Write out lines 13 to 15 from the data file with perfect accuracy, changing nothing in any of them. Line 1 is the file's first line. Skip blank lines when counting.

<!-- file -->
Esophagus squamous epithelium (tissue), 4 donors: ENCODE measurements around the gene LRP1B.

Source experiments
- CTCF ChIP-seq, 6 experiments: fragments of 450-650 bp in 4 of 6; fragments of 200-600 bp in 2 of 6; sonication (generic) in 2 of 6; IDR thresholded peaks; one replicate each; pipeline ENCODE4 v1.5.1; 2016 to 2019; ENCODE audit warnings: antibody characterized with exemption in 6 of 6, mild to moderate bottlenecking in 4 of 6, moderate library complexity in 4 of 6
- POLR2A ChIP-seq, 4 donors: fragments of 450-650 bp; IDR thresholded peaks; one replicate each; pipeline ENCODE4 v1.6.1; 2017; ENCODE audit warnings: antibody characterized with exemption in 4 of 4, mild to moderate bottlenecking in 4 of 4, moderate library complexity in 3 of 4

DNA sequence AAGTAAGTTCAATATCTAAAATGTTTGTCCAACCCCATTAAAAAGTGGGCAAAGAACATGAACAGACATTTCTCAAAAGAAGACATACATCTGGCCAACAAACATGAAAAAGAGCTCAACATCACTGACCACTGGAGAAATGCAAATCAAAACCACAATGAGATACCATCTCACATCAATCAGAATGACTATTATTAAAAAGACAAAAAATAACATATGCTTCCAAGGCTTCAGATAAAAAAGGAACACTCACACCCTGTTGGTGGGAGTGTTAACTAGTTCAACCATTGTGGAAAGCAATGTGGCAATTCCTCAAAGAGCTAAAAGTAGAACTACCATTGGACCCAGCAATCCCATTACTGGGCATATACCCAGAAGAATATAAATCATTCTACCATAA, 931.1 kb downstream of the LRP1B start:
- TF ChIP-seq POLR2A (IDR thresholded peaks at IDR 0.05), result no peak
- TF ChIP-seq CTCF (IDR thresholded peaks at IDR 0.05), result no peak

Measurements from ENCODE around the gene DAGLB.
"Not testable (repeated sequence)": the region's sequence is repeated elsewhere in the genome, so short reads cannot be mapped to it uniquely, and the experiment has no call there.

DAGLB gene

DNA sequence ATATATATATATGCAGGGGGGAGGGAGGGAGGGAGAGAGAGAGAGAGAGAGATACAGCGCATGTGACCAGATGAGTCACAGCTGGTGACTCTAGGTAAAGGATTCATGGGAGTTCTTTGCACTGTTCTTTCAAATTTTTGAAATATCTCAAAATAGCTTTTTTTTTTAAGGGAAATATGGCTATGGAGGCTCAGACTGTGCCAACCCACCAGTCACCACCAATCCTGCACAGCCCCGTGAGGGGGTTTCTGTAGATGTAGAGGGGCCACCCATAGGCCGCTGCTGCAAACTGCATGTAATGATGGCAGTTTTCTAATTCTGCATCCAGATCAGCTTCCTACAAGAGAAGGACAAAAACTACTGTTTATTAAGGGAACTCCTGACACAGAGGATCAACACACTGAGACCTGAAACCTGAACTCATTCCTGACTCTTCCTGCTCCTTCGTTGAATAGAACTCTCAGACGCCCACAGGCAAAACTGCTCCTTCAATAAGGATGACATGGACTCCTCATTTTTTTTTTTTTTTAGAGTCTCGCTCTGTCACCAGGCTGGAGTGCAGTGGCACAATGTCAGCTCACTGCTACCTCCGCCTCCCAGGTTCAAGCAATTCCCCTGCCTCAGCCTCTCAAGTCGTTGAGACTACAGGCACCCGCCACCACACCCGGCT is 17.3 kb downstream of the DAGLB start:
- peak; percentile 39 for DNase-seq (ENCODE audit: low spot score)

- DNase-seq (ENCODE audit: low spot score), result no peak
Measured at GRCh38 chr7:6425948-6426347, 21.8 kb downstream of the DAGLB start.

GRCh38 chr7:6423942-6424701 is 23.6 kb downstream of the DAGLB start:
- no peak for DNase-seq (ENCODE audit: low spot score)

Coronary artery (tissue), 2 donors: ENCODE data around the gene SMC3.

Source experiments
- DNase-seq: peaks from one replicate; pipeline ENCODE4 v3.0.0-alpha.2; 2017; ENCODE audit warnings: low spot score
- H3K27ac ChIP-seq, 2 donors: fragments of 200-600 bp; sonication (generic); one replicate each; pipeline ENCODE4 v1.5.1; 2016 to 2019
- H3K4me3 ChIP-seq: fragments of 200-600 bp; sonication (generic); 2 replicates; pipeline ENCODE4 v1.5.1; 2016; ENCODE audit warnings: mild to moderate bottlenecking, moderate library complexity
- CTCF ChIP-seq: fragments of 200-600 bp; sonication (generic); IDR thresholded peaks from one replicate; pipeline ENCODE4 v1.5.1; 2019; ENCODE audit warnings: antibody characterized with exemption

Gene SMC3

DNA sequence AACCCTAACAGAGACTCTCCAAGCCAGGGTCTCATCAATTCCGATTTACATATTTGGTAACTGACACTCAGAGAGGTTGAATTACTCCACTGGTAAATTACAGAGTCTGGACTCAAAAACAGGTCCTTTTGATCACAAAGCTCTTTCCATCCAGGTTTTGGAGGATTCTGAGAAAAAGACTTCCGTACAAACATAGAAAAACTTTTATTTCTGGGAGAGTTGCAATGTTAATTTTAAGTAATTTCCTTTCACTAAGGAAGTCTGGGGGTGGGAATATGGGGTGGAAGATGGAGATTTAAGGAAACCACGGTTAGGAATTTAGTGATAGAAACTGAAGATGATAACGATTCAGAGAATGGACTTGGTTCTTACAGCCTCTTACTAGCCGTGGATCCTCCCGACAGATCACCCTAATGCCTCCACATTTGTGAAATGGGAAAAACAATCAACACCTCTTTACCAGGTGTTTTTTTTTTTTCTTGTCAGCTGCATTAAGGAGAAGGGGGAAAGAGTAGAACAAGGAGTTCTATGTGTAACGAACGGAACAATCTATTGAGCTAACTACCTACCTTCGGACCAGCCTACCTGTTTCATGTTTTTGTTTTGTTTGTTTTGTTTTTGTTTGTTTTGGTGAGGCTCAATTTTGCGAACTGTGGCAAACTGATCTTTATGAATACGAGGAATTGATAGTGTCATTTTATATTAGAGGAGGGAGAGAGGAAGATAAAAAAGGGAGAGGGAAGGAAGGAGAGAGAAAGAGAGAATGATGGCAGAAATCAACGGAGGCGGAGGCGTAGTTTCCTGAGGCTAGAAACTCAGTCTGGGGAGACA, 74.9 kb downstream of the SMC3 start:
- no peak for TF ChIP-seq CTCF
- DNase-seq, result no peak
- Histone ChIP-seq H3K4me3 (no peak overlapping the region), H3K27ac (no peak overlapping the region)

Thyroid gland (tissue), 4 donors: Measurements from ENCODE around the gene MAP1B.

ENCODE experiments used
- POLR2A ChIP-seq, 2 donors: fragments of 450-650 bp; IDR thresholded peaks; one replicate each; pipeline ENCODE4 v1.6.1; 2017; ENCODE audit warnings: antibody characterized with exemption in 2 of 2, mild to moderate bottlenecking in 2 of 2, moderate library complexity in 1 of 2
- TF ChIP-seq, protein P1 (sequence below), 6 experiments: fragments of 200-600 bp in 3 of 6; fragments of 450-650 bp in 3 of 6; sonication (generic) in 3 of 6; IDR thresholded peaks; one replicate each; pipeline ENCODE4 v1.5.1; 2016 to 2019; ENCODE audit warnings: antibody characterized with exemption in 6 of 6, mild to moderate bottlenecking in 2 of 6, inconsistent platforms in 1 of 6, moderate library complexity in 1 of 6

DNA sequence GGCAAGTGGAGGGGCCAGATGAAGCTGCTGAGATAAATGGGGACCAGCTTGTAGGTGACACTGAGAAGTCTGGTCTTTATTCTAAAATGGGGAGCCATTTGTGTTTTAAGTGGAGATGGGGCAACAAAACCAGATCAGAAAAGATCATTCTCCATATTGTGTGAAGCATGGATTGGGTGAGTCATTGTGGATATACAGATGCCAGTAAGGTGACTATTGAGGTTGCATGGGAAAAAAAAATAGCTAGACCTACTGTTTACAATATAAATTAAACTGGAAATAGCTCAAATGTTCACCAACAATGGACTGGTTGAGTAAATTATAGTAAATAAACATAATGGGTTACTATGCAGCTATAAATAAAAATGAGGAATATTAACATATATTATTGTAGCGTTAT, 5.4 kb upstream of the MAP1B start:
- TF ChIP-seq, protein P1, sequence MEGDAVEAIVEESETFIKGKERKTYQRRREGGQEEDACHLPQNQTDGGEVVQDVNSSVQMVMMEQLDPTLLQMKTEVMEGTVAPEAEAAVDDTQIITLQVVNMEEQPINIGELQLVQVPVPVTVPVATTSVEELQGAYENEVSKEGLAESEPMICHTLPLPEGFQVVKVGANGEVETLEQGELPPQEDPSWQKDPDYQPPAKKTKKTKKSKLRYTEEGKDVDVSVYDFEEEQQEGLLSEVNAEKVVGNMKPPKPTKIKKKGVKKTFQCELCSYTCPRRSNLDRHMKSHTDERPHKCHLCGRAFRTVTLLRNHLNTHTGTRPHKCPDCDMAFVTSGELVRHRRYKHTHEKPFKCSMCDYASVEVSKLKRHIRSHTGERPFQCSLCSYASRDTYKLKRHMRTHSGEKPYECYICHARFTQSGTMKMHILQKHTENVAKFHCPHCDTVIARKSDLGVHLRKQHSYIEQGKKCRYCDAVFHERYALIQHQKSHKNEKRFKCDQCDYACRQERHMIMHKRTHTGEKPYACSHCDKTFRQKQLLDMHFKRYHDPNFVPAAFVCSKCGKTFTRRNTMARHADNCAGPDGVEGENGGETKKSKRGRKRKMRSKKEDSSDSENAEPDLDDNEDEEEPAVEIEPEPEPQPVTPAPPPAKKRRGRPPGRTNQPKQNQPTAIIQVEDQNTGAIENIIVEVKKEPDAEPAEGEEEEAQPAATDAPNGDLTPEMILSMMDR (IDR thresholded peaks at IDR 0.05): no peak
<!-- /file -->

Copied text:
- DNase-seq (ENCODE audit: low spot score), result no peak
Measured at GRCh38 chr7:6425948-6426347, 21.8 kb downstream of the DAGLB start.

GRCh38 chr7:6423942-6424701 is 23.6 kb downstream of the DAGLB start: